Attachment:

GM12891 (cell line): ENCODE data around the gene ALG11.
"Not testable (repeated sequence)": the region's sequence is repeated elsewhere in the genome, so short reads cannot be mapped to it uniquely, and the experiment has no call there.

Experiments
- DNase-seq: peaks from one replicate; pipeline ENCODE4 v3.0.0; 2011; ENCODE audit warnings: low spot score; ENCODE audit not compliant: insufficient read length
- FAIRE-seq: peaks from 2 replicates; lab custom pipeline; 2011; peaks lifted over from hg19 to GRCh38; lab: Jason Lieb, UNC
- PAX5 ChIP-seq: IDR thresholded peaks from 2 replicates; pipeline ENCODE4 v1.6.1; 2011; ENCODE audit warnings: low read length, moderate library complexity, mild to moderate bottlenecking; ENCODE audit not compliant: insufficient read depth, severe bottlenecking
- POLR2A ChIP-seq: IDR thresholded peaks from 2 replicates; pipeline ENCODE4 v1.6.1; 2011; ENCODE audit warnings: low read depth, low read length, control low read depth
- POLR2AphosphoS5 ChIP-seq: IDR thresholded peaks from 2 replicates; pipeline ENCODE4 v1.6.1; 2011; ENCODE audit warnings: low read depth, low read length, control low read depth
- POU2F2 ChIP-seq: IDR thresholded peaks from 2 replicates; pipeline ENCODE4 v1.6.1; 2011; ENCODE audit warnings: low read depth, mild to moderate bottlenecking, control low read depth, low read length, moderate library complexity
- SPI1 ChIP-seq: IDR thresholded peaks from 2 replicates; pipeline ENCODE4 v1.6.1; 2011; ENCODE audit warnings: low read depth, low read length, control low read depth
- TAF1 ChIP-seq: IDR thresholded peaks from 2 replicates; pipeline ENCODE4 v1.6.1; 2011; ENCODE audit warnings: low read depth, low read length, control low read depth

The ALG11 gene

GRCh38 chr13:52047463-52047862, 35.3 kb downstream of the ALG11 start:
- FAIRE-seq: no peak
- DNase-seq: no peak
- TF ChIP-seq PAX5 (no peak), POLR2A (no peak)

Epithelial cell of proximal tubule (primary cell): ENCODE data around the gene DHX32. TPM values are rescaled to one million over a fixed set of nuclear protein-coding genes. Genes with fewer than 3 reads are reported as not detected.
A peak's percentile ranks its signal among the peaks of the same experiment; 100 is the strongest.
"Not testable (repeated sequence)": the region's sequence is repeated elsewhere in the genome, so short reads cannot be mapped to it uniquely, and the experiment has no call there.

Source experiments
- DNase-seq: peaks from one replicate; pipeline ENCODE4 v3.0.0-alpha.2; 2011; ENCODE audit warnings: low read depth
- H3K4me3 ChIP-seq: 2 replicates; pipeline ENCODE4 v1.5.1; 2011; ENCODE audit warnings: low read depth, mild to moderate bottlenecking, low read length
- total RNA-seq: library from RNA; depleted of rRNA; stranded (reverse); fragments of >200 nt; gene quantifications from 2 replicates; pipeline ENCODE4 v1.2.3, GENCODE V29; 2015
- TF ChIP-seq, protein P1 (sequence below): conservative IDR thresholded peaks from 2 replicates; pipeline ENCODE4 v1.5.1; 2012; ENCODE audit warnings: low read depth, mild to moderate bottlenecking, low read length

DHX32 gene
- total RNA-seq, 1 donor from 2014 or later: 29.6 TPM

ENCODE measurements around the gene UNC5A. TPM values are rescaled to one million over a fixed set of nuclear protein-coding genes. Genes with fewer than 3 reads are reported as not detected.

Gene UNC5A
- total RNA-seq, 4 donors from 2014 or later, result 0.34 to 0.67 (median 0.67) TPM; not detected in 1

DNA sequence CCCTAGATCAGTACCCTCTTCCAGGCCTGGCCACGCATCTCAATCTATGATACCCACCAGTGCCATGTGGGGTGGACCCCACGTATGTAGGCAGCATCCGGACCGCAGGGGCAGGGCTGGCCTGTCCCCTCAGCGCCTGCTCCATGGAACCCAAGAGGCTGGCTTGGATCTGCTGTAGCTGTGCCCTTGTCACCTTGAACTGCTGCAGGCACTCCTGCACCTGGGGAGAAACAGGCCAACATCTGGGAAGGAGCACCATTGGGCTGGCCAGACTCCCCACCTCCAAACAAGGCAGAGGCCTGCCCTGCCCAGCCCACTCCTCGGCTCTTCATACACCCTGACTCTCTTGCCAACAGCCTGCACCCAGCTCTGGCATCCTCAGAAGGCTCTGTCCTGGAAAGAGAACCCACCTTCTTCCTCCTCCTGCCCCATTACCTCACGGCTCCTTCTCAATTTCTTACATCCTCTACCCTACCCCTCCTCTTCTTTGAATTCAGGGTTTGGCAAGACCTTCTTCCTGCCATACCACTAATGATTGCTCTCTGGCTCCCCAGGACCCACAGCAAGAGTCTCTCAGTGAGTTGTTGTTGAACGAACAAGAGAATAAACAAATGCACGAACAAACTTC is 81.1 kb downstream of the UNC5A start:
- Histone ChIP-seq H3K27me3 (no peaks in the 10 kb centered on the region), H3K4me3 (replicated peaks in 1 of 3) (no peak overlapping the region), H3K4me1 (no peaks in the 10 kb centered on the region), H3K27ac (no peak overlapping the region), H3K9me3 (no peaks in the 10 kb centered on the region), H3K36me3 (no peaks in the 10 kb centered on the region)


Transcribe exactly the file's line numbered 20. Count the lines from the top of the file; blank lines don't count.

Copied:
Source experiments